Artist: Leonardo Romero
Colorist: Jordie Bellaire
Letterer: VC’s Joe Sabino
Cover: Sam Spratt
Publisher: Marvel Comics
A review by Nico Sprezzatura.
You know her from Letitia Wright’s star-making performance in 2018’s Black Panther, but when T’Challa goes missing, who else is qualified to rule Wakanda in his stead? Look no further than this week’s Shuri #1 for answers.
Shuri #1 actually connects to Ta-Nehisi Coates’ current Black Panther storyline in a rather substantial way — with T’Challa lost somewhere in space, the onus falls on Shuri to assume her older brother’s title as the ruler of Wakanda. Since Coates (and Marvel) have been coy about T’Challa’s status in his own title, it’s pretty surprising that they essentially give away the “twist” here. But that’s a whole other topic. We’re here to talk about Shuri!
As alluded to above, the greater narrative thrust of this new Shuri title —in which she’s forced to become the new Black Panther in T’Challa’s absence— isn’t exactly a new one. Shuri has already been a Black Panther in the past. That was before she (and her older brother, for that matter) starred in a mega-blockbuster. The Black Panther name is bigger than ever in popular culture, which makes Shuri’s ascension to the mantle such a big deal, even if it obviously won’t last very long. But even in discussing that aspect of the series, it only happens in the closing pages. What really makes Shuri #1 shine is writer Nnedi Okorafor’s characterization of both Shuri and her fellow Wakandans, and the joint artist effort of rising talent Leonardo Romero & superstar colorist Jordie Bellaire.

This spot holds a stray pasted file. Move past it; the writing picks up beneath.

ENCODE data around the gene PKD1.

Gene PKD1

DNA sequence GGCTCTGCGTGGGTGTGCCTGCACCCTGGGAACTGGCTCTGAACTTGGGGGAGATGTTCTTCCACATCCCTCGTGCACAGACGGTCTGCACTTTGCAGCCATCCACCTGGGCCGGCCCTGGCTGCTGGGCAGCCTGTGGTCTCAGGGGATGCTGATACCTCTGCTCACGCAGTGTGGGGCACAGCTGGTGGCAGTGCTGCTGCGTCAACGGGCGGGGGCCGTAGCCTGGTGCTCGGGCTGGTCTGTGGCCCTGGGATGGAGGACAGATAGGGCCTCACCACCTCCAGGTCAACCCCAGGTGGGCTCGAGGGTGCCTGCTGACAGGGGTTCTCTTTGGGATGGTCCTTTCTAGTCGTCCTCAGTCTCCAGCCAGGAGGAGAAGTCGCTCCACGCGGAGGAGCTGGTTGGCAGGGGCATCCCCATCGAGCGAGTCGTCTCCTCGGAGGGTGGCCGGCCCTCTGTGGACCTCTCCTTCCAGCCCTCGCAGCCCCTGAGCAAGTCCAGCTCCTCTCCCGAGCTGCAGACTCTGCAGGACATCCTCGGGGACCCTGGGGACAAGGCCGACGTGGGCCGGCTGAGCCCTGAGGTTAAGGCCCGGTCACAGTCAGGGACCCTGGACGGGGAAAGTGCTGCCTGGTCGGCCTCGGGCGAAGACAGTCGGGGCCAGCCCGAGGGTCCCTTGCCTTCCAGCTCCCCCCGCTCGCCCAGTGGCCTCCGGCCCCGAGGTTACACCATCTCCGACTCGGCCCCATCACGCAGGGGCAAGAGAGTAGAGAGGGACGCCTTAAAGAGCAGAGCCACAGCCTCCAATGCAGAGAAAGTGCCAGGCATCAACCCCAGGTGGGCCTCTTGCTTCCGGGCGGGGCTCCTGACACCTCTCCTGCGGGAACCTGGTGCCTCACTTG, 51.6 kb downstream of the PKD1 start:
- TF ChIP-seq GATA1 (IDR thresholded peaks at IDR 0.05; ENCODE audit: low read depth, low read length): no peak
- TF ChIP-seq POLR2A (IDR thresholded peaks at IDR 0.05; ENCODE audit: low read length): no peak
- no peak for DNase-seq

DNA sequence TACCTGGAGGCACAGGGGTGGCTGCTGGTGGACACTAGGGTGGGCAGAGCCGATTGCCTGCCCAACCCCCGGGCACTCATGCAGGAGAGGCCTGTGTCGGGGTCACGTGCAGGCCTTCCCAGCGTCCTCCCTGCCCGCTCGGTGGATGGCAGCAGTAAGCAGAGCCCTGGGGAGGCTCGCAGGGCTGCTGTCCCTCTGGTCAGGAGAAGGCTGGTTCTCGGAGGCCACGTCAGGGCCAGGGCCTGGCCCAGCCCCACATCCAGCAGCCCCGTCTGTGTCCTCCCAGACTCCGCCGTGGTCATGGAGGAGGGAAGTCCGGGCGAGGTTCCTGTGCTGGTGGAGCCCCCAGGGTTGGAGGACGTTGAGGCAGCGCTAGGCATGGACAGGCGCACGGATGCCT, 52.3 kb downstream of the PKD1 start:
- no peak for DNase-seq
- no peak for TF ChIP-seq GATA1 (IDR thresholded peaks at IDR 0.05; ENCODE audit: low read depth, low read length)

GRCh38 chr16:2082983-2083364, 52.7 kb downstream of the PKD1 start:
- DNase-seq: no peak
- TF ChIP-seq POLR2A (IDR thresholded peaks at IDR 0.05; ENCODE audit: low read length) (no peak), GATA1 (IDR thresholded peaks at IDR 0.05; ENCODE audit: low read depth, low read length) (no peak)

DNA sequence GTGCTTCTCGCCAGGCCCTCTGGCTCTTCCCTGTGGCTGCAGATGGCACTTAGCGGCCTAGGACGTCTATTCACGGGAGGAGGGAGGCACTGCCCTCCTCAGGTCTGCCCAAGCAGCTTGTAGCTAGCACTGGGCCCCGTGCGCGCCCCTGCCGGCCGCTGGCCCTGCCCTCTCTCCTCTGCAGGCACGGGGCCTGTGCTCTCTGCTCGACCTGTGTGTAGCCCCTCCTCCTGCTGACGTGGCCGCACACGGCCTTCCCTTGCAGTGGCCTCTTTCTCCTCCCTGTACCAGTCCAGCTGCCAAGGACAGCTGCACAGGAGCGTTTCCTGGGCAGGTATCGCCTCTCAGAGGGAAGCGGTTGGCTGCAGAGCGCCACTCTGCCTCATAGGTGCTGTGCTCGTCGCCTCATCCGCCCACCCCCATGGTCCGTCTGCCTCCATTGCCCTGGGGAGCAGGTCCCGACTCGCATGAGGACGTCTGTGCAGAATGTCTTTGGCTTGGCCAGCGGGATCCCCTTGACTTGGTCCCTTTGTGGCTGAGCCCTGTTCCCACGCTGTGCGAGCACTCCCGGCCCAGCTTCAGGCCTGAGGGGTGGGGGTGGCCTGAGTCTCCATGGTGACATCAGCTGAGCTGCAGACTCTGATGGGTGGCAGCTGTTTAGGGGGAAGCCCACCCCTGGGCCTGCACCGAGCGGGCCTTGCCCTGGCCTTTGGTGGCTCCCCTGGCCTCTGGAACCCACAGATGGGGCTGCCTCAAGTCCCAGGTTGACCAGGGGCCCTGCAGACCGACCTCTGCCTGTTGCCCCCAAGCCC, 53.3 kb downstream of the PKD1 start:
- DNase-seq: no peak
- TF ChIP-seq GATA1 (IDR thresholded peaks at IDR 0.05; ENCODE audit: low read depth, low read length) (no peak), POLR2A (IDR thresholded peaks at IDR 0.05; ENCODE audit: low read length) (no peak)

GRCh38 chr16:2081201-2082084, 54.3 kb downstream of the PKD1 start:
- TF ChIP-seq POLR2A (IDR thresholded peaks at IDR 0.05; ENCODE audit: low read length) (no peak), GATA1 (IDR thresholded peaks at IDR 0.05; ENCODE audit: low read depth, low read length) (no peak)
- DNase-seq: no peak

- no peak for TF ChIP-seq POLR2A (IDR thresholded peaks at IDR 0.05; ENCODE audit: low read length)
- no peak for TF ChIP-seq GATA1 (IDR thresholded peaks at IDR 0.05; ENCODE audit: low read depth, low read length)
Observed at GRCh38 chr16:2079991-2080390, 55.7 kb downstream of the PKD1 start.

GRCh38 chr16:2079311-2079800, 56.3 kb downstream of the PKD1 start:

Recently of the Dora Milaje-centric Wakanda Forever storyline, Okorafor has really been getting a chance to sink her teeth into the world of Wakanda this past year, and her affection for the fictional African kingdom shows here. Much like Letitia Wright’s portrayal in the Black Panther film, this Shuri is inquisitive, playful, and inventive, which aren’t necessarily qualities that Shuri previously displayed in some of her earlier appearances. All things considered, I think Okorafor does a good job of welding Shuri’s original personality with the newer Shuri that more people are familiar with. It can be risky to let movies and television influence how a character originally from a comic book is portrayed in their primary mediums. Here I think it actually helps make the character (i.e., Shuri) more layered and interesting.
And you can’t talk about Shuri without mentioning Romero and Bellaire, who make for a cracking artistic team together. Their shared work on Kelly Thompson’s Kate Bishop Hawkeye series was top-notch, so the Romero-Bellaire reunion here is much appreciated. Romero’s style is equal parts retro throwback and contemporary, calling to mind the likes of Chris Samnee, whom he actually replaced for a brief run on Mark Waid’s recent Captain America. His take on the Letitia Wright’s Shuri is also worth noting, as it perfectly captures Wright’s youthful energy to the character.
Bellaire’s colors, on the other hand, are exceedingly warm, reflecting Shuri’s personality and optimism. She also renders a particular, formative moment in Shuri’s early life with a vastly different palette that visually signals the shift from present to past. But generally speaking, her Wakanda is full of life and color, which is what you’d expect from the place onto the page.
With one of Marvel’s newest breakout stars at its core, Shuri #1 is the start of an exciting new series that deserves a place on your pull list.